U. S. Marshals In Indian Territory

U. S. Marshals In Indian Territory

Arbuckle Footnotes

By 1870, The Indian Territory had become a hellhole to live in and the honest citizens were in constant fear for their lives.  The Court at Ft. Smith was considered a joke by the citizens of the territory since the Judge and Federal District Attorney were known to ‘rig’cases to see that guilty felons were found innocent and released to commit more atrocities in the Nations.  The criminal element in Indian Territory carried a lot of clout in Ft. Smith.  In that year a great outcry was heard from the Five Civilized Tribes leaders and attorneys over the lawlessness that was going on in the territory committed by intruders such as whites and Negroes.  The five Nations had their own courts and jails for the Indians of the Nations.  The problem was with the intruders.  The Indian courts had no jurisdiction over these renegades.  

In 1875, Judge Isaac Parker, a Republican was appointed, by President U.S. Grant, also a Republican, to what later became the Western Judicial District of Arkansas.  This area included the counties in Arkansas that ran north and south along the western Arkansas border, all of Indian Territory and a strip 50 miles wide along the southern Kansas boundary.  Indian Territory was an area of more than 70,000 square miles and the “Men who Rode for Parker” numbered less than 200.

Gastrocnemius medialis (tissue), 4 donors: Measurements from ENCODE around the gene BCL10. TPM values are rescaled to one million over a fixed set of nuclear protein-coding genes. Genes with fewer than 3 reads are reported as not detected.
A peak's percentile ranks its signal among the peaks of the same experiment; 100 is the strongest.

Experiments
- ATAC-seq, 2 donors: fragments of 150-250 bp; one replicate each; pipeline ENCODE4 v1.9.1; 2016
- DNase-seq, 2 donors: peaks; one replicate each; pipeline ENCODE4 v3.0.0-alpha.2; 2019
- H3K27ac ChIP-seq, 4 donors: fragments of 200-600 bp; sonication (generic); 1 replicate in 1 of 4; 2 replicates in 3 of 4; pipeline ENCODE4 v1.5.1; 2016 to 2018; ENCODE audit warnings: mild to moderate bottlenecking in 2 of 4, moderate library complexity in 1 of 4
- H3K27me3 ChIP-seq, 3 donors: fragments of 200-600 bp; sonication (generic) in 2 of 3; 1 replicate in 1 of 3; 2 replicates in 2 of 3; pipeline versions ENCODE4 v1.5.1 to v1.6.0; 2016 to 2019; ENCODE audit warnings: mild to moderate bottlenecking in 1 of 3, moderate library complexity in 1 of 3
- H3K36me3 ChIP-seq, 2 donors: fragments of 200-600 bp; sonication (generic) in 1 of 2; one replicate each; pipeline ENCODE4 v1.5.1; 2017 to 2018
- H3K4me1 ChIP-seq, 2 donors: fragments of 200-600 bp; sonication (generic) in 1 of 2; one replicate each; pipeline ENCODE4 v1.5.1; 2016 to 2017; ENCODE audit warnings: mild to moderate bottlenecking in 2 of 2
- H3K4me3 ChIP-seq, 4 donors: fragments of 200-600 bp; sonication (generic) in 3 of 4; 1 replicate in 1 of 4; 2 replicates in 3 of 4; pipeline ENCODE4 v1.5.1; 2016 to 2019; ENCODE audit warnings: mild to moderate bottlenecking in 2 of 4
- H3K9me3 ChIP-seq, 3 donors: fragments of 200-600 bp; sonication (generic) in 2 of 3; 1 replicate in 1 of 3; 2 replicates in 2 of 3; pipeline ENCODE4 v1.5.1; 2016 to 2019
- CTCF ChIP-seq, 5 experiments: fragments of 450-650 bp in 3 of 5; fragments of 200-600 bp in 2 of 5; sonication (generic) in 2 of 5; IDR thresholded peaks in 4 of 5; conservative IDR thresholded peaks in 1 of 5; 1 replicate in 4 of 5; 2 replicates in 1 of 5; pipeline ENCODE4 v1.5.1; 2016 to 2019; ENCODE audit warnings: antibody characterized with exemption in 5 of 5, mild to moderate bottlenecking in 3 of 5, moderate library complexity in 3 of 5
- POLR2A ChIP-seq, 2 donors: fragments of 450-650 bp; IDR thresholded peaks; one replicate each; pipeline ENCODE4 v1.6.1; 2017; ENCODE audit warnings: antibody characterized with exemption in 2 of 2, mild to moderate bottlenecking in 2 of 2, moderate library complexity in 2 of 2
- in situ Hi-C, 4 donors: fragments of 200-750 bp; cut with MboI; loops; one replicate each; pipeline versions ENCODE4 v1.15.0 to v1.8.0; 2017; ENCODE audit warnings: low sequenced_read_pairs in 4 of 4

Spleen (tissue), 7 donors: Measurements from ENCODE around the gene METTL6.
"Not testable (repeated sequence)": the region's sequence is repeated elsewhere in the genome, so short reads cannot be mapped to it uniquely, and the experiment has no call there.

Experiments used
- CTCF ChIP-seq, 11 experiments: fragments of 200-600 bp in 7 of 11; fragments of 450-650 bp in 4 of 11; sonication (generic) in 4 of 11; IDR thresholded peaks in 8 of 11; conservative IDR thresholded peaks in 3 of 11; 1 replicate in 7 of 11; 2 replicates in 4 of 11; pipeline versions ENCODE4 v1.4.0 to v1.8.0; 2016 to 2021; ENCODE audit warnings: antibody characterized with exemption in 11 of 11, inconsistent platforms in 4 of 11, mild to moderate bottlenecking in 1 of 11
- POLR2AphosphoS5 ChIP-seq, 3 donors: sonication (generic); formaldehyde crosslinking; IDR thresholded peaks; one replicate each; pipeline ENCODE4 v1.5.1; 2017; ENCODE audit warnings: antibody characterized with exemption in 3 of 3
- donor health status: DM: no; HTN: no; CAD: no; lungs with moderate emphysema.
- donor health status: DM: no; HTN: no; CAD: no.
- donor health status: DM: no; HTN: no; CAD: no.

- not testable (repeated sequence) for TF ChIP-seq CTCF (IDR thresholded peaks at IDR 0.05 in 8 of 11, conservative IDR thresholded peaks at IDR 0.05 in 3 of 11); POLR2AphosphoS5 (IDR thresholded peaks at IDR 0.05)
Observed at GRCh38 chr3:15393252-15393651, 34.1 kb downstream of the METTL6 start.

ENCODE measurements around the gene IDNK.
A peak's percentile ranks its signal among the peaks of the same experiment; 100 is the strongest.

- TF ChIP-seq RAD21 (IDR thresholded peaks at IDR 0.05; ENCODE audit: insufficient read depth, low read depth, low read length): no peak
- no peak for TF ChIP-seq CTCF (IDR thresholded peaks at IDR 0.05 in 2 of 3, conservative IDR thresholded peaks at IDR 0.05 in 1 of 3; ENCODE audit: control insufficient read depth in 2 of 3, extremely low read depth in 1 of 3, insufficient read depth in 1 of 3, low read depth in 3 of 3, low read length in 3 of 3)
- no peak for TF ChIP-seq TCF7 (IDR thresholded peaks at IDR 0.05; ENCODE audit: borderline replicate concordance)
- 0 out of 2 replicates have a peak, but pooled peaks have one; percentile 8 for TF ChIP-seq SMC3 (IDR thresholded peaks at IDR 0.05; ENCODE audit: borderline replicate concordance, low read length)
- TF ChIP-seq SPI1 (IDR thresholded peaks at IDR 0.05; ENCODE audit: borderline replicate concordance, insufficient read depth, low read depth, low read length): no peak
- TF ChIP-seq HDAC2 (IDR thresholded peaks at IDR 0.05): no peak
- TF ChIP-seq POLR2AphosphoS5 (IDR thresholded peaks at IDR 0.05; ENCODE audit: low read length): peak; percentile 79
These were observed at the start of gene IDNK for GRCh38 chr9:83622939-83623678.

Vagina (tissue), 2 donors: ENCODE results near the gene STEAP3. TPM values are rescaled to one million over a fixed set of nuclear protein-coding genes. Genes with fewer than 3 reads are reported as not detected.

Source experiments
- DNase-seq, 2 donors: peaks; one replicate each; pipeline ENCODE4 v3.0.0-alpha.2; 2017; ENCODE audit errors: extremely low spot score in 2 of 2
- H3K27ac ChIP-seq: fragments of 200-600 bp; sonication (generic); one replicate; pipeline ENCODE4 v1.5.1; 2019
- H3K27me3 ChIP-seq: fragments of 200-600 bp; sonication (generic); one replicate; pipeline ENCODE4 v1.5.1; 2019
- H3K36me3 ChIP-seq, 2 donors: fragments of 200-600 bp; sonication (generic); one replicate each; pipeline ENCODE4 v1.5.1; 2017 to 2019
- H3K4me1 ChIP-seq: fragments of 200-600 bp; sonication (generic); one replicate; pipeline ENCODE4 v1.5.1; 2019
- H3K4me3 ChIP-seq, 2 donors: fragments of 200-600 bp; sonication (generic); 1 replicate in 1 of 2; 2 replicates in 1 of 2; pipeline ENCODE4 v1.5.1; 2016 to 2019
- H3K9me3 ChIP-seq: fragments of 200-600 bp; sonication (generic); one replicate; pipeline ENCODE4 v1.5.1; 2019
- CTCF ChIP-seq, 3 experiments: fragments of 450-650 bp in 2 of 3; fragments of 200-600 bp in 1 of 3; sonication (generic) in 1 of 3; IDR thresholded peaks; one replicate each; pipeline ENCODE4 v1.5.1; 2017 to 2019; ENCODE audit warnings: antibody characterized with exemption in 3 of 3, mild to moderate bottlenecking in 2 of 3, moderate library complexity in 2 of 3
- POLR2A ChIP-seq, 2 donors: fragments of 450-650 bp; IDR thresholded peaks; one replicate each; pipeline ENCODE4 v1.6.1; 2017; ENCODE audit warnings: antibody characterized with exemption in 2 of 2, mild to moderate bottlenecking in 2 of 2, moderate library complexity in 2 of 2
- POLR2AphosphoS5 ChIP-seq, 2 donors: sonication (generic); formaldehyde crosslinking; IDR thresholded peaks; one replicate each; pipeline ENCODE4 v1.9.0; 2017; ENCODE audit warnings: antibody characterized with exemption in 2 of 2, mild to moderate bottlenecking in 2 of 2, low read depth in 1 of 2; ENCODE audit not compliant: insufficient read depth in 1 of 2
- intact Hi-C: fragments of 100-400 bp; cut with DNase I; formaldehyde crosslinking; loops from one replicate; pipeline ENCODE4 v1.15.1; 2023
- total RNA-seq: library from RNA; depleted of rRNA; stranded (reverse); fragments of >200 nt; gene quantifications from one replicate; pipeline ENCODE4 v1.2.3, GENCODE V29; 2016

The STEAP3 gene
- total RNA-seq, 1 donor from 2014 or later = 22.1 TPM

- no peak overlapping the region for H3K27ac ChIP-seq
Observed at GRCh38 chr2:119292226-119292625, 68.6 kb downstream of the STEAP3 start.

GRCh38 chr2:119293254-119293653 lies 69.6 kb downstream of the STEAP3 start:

There was only one U.S. Marshal in the district.  All the rest were Deputies.  The U.S. Marshal drew a salary of $90 per month and the deputies drew damn little.  They received no salary.  The deputies drew mileage of 6 cents per mile whether tracking a killer or delivering court papers and summons.  The deputies also received pay of $2 each upon delivery of a summons or for each prisoner they delivered, no matter how violent or dangerous they may have been.  The court paid the cost of transporting the prisoners.  The prisoner transport usually consisted of a cook, chuck wagon, prisoner wagon, driver and several extra mules and horses.


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